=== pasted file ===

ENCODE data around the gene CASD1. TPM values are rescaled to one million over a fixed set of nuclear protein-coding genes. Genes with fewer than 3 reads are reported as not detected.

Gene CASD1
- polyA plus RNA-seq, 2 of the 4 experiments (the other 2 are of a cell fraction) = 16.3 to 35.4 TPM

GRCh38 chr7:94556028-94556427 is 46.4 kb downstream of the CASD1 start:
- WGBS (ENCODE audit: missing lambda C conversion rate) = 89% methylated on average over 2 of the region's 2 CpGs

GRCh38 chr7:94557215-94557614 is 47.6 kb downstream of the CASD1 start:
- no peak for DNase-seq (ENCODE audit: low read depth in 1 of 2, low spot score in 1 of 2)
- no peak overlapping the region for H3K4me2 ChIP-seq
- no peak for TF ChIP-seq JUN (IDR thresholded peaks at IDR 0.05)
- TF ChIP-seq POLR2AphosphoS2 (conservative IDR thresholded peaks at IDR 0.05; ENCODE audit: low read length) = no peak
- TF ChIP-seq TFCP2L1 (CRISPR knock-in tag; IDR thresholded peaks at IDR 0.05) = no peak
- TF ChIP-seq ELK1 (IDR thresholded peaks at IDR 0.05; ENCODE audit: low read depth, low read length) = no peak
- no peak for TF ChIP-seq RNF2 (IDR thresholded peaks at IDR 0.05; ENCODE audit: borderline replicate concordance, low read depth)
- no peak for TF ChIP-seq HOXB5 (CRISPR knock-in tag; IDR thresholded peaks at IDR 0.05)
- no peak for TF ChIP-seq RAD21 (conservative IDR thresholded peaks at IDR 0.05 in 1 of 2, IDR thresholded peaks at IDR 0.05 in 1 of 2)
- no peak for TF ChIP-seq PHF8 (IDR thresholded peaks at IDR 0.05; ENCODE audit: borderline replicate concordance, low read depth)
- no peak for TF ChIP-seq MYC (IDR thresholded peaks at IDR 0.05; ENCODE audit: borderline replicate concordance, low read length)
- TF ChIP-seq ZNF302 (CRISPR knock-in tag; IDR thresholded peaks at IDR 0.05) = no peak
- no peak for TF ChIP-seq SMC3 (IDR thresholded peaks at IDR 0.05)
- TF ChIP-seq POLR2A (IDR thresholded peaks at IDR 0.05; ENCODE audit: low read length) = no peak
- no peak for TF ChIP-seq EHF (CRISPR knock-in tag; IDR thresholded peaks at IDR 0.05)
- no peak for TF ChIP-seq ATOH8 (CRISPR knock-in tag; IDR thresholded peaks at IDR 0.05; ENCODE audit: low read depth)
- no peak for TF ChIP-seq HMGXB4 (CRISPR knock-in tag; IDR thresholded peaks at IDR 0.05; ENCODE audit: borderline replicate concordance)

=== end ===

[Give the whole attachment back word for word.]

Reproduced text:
ENCODE data around the gene CASD1. TPM values are rescaled to one million over a fixed set of nuclear protein-coding genes. Genes with fewer than 3 reads are reported as not detected.

Gene CASD1
- polyA plus RNA-seq, 2 of the 4 experiments (the other 2 are of a cell fraction) = 16.3 to 35.4 TPM

GRCh38 chr7:94556028-94556427 is 46.4 kb downstream of the CASD1 start:
- WGBS (ENCODE audit: missing lambda C conversion rate) = 89% methylated on average over 2 of the region's 2 CpGs

GRCh38 chr7:94557215-94557614 is 47.6 kb downstream of the CASD1 start:
- no peak for DNase-seq (ENCODE audit: low read depth in 1 of 2, low spot score in 1 of 2)
- no peak overlapping the region for H3K4me2 ChIP-seq
- no peak for TF ChIP-seq JUN (IDR thresholded peaks at IDR 0.05)
- TF ChIP-seq POLR2AphosphoS2 (conservative IDR thresholded peaks at IDR 0.05; ENCODE audit: low read length) = no peak
- TF ChIP-seq TFCP2L1 (CRISPR knock-in tag; IDR thresholded peaks at IDR 0.05) = no peak
- TF ChIP-seq ELK1 (IDR thresholded peaks at IDR 0.05; ENCODE audit: low read depth, low read length) = no peak
- no peak for TF ChIP-seq RNF2 (IDR thresholded peaks at IDR 0.05; ENCODE audit: borderline replicate concordance, low read depth)
- no peak for TF ChIP-seq HOXB5 (CRISPR knock-in tag; IDR thresholded peaks at IDR 0.05)
- no peak for TF ChIP-seq RAD21 (conservative IDR thresholded peaks at IDR 0.05 in 1 of 2, IDR thresholded peaks at IDR 0.05 in 1 of 2)
- no peak for TF ChIP-seq PHF8 (IDR thresholded peaks at IDR 0.05; ENCODE audit: borderline replicate concordance, low read depth)
- no peak for TF ChIP-seq MYC (IDR thresholded peaks at IDR 0.05; ENCODE audit: borderline replicate concordance, low read length)
- TF ChIP-seq ZNF302 (CRISPR knock-in tag; IDR thresholded peaks at IDR 0.05) = no peak
- no peak for TF ChIP-seq SMC3 (IDR thresholded peaks at IDR 0.05)
- TF ChIP-seq POLR2A (IDR thresholded peaks at IDR 0.05; ENCODE audit: low read length) = no peak
- no peak for TF ChIP-seq EHF (CRISPR knock-in tag; IDR thresholded peaks at IDR 0.05)
- no peak for TF ChIP-seq ATOH8 (CRISPR knock-in tag; IDR thresholded peaks at IDR 0.05; ENCODE audit: low read depth)
- no peak for TF ChIP-seq HMGXB4 (CRISPR knock-in tag; IDR thresholded peaks at IDR 0.05; ENCODE audit: borderline replicate concordance)